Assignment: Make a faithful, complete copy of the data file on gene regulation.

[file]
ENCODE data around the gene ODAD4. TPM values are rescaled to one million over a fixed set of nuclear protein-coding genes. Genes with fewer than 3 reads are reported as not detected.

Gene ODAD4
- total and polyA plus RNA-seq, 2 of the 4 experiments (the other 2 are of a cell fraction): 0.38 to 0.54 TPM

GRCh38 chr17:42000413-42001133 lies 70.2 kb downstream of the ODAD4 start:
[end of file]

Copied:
ENCODE data around the gene ODAD4. TPM values are rescaled to one million over a fixed set of nuclear protein-coding genes. Genes with fewer than 3 reads are reported as not detected.

Gene ODAD4
- total and polyA plus RNA-seq, 2 of the 4 experiments (the other 2 are of a cell fraction): 0.38 to 0.54 TPM

GRCh38 chr17:42000413-42001133 lies 70.2 kb downstream of the ODAD4 start: